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YUDDHA Ep. 01: The Age of the War Elephant




There is no military doctrine so uniquely Indian as the use of the war-elephant. These magnificent animals dominated Indian battlefields for over two thousand years, and Indian war-elephants fought as far afield as Greece, Africa, and Southeast Asia. But how were they actually used in battle? What were their weaknesses? How were they trained, what did they eat, how were they decorated? What do they tell us about the military culture and geopolitics of medieval India? We dissect one of the most unique battles in South Indian history - the Battle of Koppam in the Chola-Chalukya Wars, 1054 CE - in search of answers.


Check out our analysis of the Chola-Chalukya rivalry and the remarkable career of Someshvara I Chalukya in this podcast, Political Resilience and the Chalukyas: Lessons from 11th Century India.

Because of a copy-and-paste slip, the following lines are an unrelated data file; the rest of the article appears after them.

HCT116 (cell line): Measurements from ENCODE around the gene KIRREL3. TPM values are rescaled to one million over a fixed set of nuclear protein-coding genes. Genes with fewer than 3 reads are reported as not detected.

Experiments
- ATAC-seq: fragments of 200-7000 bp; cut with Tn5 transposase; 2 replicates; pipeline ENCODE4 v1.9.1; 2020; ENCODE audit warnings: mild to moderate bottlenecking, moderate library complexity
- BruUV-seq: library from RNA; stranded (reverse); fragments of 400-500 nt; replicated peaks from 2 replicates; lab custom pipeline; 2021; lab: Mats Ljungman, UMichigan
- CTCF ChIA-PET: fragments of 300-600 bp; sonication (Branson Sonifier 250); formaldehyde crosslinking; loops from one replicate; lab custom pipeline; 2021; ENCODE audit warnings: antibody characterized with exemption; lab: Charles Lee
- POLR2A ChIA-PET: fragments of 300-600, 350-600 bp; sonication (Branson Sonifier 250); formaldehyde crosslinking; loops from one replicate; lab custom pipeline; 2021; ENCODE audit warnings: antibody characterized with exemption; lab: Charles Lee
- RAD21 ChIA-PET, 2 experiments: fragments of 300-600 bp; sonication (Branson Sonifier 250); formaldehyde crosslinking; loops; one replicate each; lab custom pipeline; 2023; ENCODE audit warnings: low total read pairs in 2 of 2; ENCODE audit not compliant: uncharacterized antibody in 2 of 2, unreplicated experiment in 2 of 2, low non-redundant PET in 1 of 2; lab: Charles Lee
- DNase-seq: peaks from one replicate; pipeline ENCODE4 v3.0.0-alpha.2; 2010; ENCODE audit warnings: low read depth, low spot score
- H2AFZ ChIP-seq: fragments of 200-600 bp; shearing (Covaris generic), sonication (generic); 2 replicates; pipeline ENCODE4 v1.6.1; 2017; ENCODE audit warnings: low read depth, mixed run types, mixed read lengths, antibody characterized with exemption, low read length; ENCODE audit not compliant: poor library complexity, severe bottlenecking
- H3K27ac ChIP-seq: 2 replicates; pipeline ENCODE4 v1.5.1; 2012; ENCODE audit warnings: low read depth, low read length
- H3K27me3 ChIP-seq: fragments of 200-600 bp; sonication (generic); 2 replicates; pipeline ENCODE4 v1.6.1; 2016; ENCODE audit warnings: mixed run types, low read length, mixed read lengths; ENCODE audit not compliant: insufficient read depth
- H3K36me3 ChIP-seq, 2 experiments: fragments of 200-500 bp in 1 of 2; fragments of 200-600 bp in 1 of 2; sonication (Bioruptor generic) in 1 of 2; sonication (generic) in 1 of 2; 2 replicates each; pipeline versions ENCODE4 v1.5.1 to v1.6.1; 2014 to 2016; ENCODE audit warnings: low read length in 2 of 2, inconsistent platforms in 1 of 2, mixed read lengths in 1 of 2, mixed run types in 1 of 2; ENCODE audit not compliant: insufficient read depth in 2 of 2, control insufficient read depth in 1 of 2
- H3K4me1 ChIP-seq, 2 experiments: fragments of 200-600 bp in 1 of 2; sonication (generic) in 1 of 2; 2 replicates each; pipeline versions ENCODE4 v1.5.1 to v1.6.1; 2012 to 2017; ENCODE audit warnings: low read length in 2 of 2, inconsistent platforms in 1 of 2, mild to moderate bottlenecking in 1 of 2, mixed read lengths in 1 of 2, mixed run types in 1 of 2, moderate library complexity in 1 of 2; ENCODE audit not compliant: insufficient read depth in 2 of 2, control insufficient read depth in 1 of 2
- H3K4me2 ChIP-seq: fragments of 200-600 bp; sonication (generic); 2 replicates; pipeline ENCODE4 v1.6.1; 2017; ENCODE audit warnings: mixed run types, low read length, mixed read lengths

YUDDHA is made possible thanks to the support of The Takshashila Institution and the Independent and Public-Spirited Media Foundation (IPSMF).


Further Reading:

  1. Whitney Cox, Politics, Kingship, and Poetry in Medieval South India: Moonset on Sunrise Mountain. Cambridge University Press, 2016.

  2. Whitney Cox, "Scribe and script in the Cālukya West Deccan." The Indian Economic & Social History Review 47, no. 1 (2010): 1-28.

  3. Thomas Trautmann, Elephants and Kings: an Environmental History. University of Chicago Press, 2015.

  4. Rangarajan, L. N., ed. The Arthashastra. Penguin Books India, 1992.

  5. Subbarayalu, Yellava. South India under the Cholas. Oxford University Press, 2012.

  6. Yazdani, Ghulam. The Early History of the Deccan. Vol. 1. London; New York: Oxford University Press, 1961.

  7. Nossov, Konstantin. War Elephants. Bloomsbury Publishing, 2012.

  8. Shrigondekar, G.K., ed. Mānasollāsa of King Someśvara - Vol. II. Baroda: Oriental Institute, 1939.


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©2020 by Anirudh Kanisetti. Cover images by Apoorva Lakshmi.